The Capitol Riot, Transactional Politics and Deals with the Devil

Supporters of President Donald Trump gather in front of the U.S. Capitol in Washington Jan. 6, 2021. (CNS photo/Stephanie Keith, Reuters)

A great deal of energy has gone into arguing about historical parallels to our time: imperial Rome, Gilded Age America, Weimar (pre-Nazi) Germany. It is important that we get those historical parallels right. It is too easy to draw flattened, one-dimensional lessons from “history” that conveniently reinforce what we already think. 

But there is also a risk in being fussy about history. We might miss that the ultimate purpose of making such comparisons is practical and moral, not theoretical. Are there significant and multiple differences between Trump’s America and Weimar Germany? Yes. But are there still lessons one can draw from the parallel? Yes.

The US is not Weimar Germany, but since 2016 we have been faced with a similar problem. All politicians are a mix of good and evil, and we often support politicians despite serious reservations. This is “transactional” politics, and it is painfully normal. 

The problem is when transactional support becomes blind loyalty, a potent mix of self-deception and fantastic thinking. And so Weimar presents America with a question: when does transactional politics become idolatry? 

Weimar Germany had serious problems, and as a result many Germans tied their fortunes to a radical, dangerous leader because they thought that on balance he would be more good than bad. In some cases, they thought they could mitigate his evil tendencies. They were wrong, of course. But most of them could not or would not see that. 

And a lesson of Weimar for America is that such toxic brews are more common than we think – or perhaps that is a lesson of America for future Weimars. In an effort to nitpick over the right historical parallels, we might miss dangerous situations developing right before our very eyes.

Many diagnoses assume that the problem with US politics is politics itself. But Catholics have a nuanced view toward power. We know from Saints Paul, Augustine, Thomas Aquinas and ultimately Christ, that political authority exercised by the proper authorities is by nature good and by dint of sin often evil. Thus, even when we seek to work with the powerful, we know they can always lapse into injustice.

That is why character matters. The virtues tell us something about how a person is, which is to say what he or she characteristically does. Are there simulated virtues? Are there partial virtues? Yes. And that is precisely why character is so crucial to politics. How far can we trust politicians to do good? When and where do we expect them to fall short, even grievously so?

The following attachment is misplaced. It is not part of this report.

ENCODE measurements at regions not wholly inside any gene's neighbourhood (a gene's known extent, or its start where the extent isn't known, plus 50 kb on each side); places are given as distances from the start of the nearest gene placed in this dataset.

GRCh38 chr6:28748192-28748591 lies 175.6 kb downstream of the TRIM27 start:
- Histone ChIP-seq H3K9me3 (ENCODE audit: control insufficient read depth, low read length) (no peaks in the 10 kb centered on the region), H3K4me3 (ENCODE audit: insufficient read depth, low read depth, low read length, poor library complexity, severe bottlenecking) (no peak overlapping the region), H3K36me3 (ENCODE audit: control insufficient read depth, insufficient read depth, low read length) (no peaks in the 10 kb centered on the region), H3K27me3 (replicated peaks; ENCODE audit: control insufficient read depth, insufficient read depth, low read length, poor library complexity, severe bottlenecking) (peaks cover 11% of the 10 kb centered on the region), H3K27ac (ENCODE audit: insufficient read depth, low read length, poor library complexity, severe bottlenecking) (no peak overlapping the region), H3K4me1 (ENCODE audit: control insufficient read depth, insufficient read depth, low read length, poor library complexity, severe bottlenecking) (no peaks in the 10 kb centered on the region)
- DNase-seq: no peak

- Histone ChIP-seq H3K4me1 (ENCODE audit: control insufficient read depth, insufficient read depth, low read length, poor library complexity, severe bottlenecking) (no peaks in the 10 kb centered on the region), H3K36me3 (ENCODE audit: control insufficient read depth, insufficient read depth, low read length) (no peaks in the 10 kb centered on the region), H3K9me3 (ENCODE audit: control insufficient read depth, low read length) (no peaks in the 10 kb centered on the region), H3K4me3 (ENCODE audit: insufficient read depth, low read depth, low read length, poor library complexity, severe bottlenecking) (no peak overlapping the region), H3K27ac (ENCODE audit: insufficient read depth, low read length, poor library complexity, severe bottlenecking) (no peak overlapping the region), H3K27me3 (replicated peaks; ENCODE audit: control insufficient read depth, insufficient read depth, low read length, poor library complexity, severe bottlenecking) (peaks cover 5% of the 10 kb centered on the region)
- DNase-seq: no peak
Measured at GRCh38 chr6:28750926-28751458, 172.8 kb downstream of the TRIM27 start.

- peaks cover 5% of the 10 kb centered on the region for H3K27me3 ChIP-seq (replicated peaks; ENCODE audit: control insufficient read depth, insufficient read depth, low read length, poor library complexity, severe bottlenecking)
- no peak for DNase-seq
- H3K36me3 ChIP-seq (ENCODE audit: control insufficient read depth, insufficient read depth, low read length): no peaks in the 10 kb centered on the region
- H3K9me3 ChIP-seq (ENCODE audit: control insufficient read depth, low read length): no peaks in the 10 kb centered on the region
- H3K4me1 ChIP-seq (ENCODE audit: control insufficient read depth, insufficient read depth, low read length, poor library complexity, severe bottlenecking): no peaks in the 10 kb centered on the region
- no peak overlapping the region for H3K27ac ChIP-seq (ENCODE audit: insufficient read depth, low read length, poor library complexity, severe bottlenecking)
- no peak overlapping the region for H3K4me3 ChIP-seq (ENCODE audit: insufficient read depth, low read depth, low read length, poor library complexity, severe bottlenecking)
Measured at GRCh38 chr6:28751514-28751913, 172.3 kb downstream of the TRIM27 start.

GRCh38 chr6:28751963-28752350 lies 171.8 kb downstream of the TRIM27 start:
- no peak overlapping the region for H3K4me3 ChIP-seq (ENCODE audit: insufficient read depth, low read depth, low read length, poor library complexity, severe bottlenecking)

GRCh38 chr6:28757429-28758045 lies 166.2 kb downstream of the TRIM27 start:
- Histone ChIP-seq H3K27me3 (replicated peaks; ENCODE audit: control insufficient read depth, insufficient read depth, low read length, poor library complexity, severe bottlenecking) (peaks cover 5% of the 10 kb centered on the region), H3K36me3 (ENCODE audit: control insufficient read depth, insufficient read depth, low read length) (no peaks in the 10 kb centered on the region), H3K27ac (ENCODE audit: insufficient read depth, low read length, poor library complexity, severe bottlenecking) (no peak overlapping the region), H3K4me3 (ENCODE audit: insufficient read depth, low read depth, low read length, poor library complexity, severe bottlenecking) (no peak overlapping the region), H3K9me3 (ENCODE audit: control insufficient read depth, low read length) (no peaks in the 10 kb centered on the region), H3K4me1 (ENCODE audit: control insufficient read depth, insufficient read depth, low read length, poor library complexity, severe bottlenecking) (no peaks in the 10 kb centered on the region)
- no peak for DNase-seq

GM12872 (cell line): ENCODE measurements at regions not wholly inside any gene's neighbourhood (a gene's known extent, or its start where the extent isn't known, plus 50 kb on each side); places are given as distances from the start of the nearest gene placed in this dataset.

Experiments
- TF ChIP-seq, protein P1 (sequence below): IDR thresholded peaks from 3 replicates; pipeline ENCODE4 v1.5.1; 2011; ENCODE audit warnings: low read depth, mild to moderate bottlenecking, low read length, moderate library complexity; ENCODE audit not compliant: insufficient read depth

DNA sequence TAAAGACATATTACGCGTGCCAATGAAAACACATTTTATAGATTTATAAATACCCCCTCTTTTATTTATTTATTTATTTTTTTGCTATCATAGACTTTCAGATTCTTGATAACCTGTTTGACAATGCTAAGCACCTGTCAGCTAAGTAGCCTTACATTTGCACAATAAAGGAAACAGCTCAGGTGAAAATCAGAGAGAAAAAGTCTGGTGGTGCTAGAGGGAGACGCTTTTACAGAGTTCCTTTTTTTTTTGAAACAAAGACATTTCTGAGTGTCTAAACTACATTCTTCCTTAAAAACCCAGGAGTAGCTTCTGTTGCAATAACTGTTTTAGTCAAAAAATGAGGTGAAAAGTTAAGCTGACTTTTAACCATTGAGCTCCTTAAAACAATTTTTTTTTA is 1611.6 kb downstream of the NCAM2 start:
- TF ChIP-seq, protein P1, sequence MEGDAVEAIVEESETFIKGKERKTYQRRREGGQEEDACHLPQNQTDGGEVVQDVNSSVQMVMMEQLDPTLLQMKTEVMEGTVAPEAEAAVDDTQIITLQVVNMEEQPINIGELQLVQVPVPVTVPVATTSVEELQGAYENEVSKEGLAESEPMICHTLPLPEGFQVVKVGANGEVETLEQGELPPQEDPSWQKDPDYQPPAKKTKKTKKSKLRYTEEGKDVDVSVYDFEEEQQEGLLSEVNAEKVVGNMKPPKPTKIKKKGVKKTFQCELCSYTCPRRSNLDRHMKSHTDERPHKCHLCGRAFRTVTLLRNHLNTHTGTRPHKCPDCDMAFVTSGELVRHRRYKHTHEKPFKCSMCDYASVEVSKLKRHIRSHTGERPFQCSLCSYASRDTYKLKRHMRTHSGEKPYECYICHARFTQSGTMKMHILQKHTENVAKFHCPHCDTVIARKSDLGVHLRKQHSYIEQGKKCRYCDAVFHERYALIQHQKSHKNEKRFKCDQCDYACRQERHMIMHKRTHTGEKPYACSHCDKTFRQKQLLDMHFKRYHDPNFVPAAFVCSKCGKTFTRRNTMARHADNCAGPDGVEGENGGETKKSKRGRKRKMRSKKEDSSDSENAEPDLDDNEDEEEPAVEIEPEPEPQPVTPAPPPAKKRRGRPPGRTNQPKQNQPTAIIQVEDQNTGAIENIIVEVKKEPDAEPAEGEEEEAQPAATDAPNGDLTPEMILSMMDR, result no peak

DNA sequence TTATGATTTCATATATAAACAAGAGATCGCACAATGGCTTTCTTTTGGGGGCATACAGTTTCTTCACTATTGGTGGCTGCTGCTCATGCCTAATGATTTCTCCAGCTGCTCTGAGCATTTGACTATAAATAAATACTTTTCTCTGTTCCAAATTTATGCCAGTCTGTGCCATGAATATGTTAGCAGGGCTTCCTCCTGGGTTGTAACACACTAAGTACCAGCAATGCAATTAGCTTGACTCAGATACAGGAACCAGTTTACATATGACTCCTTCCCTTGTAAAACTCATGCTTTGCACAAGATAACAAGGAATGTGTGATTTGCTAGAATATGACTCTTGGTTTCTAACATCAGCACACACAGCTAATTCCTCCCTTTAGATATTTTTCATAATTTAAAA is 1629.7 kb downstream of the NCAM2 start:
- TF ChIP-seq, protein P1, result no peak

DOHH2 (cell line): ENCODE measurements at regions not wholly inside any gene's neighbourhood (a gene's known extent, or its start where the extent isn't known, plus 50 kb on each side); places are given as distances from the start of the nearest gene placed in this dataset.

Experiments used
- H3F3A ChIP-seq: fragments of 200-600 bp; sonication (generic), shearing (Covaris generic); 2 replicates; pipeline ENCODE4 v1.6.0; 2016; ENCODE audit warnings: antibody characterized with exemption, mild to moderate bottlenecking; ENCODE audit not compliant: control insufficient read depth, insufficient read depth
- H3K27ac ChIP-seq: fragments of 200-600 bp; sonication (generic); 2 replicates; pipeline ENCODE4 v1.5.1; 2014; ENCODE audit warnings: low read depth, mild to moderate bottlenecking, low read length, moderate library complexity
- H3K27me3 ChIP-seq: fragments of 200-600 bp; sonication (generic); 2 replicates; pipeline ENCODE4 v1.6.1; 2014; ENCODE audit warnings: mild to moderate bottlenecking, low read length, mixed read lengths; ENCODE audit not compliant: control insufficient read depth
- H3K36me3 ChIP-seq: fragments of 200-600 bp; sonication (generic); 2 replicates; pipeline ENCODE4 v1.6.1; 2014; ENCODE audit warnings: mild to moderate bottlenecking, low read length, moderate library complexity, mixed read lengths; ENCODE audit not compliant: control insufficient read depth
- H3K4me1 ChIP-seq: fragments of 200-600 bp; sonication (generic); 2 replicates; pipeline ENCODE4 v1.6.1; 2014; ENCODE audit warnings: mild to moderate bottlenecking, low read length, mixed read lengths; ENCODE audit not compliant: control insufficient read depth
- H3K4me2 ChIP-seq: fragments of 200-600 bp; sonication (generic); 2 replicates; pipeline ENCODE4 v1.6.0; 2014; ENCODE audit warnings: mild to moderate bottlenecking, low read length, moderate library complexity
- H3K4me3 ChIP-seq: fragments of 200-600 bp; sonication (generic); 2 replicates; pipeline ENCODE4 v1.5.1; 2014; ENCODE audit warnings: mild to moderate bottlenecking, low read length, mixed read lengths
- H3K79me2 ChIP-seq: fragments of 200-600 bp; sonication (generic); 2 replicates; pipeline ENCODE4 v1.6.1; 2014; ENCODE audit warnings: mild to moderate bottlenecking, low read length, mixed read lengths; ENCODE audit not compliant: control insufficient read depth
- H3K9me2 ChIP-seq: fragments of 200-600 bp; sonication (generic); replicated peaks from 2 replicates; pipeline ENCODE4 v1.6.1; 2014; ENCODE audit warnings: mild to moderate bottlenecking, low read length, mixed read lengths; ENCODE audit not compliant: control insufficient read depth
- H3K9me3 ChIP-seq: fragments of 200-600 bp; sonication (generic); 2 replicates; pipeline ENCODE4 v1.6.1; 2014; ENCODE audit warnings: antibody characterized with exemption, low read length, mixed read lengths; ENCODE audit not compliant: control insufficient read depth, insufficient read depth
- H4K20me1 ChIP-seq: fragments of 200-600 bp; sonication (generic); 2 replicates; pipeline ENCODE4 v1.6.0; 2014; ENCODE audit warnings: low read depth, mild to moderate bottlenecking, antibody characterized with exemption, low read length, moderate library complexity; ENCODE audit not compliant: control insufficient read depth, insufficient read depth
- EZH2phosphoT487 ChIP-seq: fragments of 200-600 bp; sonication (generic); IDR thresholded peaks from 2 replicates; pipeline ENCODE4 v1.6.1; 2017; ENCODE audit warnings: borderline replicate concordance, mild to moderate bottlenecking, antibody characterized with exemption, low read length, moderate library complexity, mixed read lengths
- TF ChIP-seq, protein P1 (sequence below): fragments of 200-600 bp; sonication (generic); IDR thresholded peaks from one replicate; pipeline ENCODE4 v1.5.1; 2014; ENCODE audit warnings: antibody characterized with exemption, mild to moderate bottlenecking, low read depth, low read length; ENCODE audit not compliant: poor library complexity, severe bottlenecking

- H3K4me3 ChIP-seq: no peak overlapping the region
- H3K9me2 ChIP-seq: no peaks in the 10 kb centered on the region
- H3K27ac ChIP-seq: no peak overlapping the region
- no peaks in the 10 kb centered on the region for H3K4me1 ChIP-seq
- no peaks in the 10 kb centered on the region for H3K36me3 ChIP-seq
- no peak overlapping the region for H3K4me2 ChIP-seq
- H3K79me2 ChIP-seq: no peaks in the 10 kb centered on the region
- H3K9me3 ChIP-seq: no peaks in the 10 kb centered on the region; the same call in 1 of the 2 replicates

That proclivity to sin is also why the option for the poor matters. Can we tolerate certain failings and foibles of the powerful in the pursuit of higher goods? We can and we must. But when we give ourselves permission to tolerate the oppression of the weak and the vulnerable, what higher good could we possibly be seeking? Likely only a lowly, self-serving one. 

The Church is a contrast society. That does not mean we are always and everywhere opposed to our local culture. Indeed, we are so wrapped up in it that our opposition to one part of it usually ends up miming the vices of another part. 

But, at the very least, it means that when we do have to choose between the Gospel and culture, we choose the former. And it should also mean in a less dramatic sense that we do not relent in our attempts to share the fruits of the Gospel with that culture.

The US has profound political, economic and social problems, but our ability to respond to them comes down to trust: trust in institutions, trust in elites who populate them, and trust in each other. We clearly have precious little of it. It is that lack of trust that ultimately leads to desperation and deals with the devil.

Catholics have many tasks in the present moment, and each of us has to discern what our particular task must be. But, in whatever we do, we must show that trust is good and that it is possible. 

This task is not just a matter of thinking, but of doing. Christians ultimately must be guided by love of God and neighbor, and love ought to show itself more in deeds than words. That line of Saint Ignatius of Loyola will never be truer than in the coming days.

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